Bruno Suraci, an organic farmer who drives an electric car and recycles the waste from his New Haven painting company, recently got a call from a friend in California. He Googled his name and found it next to a Haz-mat sign—as the Public Enemy Number One of environmental investigators.
The news came from the state of Connecticut, which announced victory in a legal battle against Suraci (pictured with dolphin and daughter) and three New Haven businesses he runs. A judge ordered Suraci to pay $743,500 for alleged violations of state environmental rules.
Some headlines, Suraci said, gave the impression he was dumping paint in the Quinnipiac River.
The truth, he said, is far from it.
“We never polluted,” Suraci said in an interview Tuesday at a downtown coffee shop. In fact, he said, the trouble started when he took extra steps to recycle waste.
In the interview, Suraci took the chance to give his side, in full, to the state’s depiction of him as an environmental outlaw; and to describe what he called a misplaced regulatory campaign that drove scads of good jobs out of New Haven.
Suraci said his property is cleaner than it was before his commercial painting company moved in in 2004. He said he built a $10 million company that recycled all of its waste—then saw that company fall to pieces as the state Department of Energy and Environmental Protection (DEEP) dogged him for the past three years, running up hundreds of thousands of dollars of legal bills.
“What they did was destroy a business that was doing well—to no benefit to the environment,” Suraci said.
He said his company, which once employed 180 people in New Haven and Plainville, has shrunk to just 12 employees who work on Water Street, largely because of the prolonged battle with the DEEP. Suraci is appealing the judge’s decision. He said he is considering filing for personal bankruptcy, and may take his company to Virginia.
The State’s Version
The state’s complaint, filed in Superior Court by DEEP chief Dan Esty and Attorney General George Jepsen, names Bruno Suraci and three metal finishing companies—Suraci Incorporated, Suraci Metal Finishing LLC, Suraci Paint & Powder Coating LLC—he ran at two locations, 90 River St. and 1455 State St. The work involves sandblasting, spray-painting and powder-coating metal parts.
The complaint says Suraci failed to properly store and label hazardous waste; lacked permits regarding that waste; and failed to train his employees in how to handle the waste.
It does not allege Suraci dumped or spilled any pollutants into the ground, river or air near his business.
The court ordered Suraci and his businesses to pay $700,000 for violating of hazardous waste management statutes and regulations; $33,500 for violating air pollution control laws and regulations; and $10,000 for failure to obtain an emissions permit. The civil penatlies concerned the period from Sept. 9, 2010 to May 25, 2011. In a press release issued Jan. 3, the state held up Suraci’s case as evidence of a crackdown on polluters.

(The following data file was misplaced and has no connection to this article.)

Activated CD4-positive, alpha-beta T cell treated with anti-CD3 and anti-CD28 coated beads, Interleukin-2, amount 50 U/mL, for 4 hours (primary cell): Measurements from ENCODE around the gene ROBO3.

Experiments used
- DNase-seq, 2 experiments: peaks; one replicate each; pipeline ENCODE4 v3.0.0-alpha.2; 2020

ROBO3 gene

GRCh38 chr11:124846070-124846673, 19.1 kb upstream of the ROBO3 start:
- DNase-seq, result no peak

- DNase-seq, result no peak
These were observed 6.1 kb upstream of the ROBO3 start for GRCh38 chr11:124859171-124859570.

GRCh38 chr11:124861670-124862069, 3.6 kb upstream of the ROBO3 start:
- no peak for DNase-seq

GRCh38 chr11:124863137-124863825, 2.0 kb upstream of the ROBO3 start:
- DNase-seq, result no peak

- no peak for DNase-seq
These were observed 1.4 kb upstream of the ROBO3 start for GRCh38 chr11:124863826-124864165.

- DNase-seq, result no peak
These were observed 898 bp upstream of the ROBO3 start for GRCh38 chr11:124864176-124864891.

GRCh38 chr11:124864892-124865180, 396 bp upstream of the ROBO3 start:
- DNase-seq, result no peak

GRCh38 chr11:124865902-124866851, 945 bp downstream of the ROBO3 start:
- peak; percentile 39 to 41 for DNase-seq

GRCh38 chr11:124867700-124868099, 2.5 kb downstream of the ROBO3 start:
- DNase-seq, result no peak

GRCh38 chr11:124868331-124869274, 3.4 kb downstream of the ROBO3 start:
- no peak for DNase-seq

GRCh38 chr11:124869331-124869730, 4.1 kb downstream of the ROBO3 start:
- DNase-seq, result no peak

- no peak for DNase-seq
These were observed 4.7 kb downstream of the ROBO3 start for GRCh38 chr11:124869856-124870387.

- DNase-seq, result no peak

“This judgment sends a clear message that the actions of companies who violate these laws and regulations will not be tolerated,” said Esty in the release.
Suraci couched the tale as an “egregious attack of a small business here in Connecticut.”
In a statement issued Tuesday, the Office of the Attorney General refuted Suraci’s account.
“The judgment from the court was based on the overwhelming evidence of the defendants’ egregious environmental violations,” the statement read.
“The defendants chose to conduct their business by avoiding the costs associated with environmental compliance, which put the environment and public at risk while placing their competitors – companies operating in good-faith and in compliance with the law – at a disadvantage. The defendants had every opportunity to present their side in court and chose not to do so. The court reviewed the sworn testimony and evidence presented in this case and awarded the appropriate penalty and injunctive relief. We disagree with Mr. Suraci’s characterizations, and we believe the record in this case is clear.”
Nemerson Promises To Help
Suraci said the state won the judgement against him because he stopped showing up to court hearings. He stopped showing up because he couldn’t afford to pay lawyers any more, he said. He claimed he missed the hearing at which he was issued the fine because he was not notified in advance.
He said he may move what’s left of his company to Virginia to avoid more protracted battles with the DEEP.
He issued his own, four-page memo recounting his side of the story, entitled, “Suraci vs CT DEEP: The Real Story.” Click here to read it.
Reached Tuesday, Matthew Nemerson, the city’s new economic development chief, said he had not been briefed on the facts of the case, but would look into it and help Suraci if possible.